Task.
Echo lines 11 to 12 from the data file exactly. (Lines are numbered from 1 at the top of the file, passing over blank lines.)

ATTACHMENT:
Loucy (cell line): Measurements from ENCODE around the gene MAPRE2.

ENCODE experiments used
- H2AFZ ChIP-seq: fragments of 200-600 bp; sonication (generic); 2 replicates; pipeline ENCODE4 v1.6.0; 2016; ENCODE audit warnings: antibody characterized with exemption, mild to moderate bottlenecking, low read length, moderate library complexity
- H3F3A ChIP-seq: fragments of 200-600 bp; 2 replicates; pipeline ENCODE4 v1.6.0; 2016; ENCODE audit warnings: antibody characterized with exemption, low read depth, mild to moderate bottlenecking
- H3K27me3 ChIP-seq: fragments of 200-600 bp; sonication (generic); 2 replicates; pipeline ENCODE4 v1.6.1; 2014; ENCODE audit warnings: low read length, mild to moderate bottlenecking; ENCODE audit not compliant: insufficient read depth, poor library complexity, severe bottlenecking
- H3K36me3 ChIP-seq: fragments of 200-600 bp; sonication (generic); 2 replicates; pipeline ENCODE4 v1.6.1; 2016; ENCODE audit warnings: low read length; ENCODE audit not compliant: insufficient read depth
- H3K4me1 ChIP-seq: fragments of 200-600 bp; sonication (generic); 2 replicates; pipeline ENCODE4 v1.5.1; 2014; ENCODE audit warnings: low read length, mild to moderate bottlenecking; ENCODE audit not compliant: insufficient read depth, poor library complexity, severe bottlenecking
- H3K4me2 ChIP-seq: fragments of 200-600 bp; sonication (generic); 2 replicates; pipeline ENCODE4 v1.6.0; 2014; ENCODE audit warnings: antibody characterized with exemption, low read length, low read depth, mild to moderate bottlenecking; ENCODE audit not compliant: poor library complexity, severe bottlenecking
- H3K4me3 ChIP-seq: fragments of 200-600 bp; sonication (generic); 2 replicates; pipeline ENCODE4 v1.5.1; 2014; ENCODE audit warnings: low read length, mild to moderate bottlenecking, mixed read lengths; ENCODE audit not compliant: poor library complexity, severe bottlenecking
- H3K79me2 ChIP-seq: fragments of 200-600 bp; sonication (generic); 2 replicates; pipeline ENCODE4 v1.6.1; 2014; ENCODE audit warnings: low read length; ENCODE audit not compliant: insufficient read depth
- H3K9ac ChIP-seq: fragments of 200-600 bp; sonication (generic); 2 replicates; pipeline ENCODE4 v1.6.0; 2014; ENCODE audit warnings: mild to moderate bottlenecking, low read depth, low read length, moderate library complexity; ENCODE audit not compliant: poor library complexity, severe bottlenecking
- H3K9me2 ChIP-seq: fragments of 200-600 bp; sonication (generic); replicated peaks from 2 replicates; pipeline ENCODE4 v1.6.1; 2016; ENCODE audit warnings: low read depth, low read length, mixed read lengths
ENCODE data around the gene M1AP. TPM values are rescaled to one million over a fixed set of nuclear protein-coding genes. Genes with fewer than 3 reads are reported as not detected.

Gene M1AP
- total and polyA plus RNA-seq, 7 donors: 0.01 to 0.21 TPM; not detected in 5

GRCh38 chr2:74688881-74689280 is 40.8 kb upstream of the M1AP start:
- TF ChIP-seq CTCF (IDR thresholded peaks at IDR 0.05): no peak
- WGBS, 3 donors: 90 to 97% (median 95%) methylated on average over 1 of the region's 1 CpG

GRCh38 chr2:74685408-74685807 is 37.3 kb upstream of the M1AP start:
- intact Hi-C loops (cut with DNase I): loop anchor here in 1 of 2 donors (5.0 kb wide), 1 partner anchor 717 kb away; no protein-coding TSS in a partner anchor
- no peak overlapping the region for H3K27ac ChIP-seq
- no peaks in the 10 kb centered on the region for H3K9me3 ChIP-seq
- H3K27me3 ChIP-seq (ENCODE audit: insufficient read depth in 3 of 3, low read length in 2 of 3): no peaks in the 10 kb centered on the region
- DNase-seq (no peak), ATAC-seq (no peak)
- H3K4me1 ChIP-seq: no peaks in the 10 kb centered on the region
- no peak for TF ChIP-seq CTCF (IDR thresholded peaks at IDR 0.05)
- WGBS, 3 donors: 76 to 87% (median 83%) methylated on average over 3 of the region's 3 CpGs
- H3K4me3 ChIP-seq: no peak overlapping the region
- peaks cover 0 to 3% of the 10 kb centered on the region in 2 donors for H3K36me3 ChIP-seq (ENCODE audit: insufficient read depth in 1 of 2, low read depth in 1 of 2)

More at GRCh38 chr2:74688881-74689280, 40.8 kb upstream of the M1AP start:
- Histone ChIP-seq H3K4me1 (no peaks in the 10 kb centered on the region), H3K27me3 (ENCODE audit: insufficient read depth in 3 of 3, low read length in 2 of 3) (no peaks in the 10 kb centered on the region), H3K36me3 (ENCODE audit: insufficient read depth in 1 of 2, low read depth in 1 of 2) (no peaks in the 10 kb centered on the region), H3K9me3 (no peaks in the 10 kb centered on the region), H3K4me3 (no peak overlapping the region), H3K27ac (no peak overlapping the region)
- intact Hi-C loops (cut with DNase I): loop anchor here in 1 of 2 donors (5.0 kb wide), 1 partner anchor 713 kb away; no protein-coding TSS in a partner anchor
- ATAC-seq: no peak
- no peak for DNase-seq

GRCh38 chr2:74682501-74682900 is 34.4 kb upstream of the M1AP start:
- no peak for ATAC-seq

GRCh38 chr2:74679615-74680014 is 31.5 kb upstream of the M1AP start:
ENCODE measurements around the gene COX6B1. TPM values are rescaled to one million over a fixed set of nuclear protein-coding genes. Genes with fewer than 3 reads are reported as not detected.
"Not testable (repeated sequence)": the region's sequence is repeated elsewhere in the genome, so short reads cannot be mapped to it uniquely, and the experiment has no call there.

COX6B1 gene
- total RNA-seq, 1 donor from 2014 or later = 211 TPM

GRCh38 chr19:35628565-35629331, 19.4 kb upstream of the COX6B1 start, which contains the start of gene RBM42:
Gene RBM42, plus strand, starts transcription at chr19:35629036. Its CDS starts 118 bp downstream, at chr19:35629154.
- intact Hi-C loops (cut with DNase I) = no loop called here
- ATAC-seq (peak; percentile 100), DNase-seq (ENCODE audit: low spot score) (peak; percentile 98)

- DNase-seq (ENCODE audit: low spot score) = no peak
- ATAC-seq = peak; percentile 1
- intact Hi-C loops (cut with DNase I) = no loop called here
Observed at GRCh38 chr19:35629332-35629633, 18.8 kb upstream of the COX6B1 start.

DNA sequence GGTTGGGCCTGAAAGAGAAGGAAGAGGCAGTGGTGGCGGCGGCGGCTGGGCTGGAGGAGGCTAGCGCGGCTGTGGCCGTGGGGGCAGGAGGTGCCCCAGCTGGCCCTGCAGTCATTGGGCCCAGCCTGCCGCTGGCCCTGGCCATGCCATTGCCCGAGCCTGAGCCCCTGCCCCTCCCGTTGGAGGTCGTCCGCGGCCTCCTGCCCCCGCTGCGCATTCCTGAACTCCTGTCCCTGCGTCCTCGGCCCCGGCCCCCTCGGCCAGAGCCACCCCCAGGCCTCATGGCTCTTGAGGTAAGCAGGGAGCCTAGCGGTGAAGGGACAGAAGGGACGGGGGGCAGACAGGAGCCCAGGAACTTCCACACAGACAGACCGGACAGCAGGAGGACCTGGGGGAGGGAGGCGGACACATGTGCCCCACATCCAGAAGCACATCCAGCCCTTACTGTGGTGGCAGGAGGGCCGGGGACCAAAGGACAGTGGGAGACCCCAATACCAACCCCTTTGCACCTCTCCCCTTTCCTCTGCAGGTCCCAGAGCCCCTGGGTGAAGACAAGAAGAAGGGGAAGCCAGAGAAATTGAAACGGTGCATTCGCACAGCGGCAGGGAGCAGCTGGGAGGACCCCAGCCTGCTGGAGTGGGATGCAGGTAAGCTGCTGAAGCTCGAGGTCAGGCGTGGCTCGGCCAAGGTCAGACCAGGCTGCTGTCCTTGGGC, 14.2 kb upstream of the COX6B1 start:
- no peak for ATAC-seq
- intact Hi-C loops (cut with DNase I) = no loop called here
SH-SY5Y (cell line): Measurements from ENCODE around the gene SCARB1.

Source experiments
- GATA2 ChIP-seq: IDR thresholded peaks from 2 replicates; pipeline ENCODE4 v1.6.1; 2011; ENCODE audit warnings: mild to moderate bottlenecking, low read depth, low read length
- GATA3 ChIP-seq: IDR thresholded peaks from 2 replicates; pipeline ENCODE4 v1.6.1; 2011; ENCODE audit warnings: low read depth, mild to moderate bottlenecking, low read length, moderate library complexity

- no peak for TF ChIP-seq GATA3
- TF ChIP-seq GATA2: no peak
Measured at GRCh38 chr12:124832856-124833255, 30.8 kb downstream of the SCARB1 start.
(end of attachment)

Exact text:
- H3K9ac ChIP-seq: fragments of 200-600 bp; sonication (generic); 2 replicates; pipeline ENCODE4 v1.6.0; 2014; ENCODE audit warnings: mild to moderate bottlenecking, low read depth, low read length, moderate library complexity; ENCODE audit not compliant: poor library complexity, severe bottlenecking
- H3K9me2 ChIP-seq: fragments of 200-600 bp; sonication (generic); replicated peaks from 2 replicates; pipeline ENCODE4 v1.6.1; 2016; ENCODE audit warnings: low read depth, low read length, mixed read lengths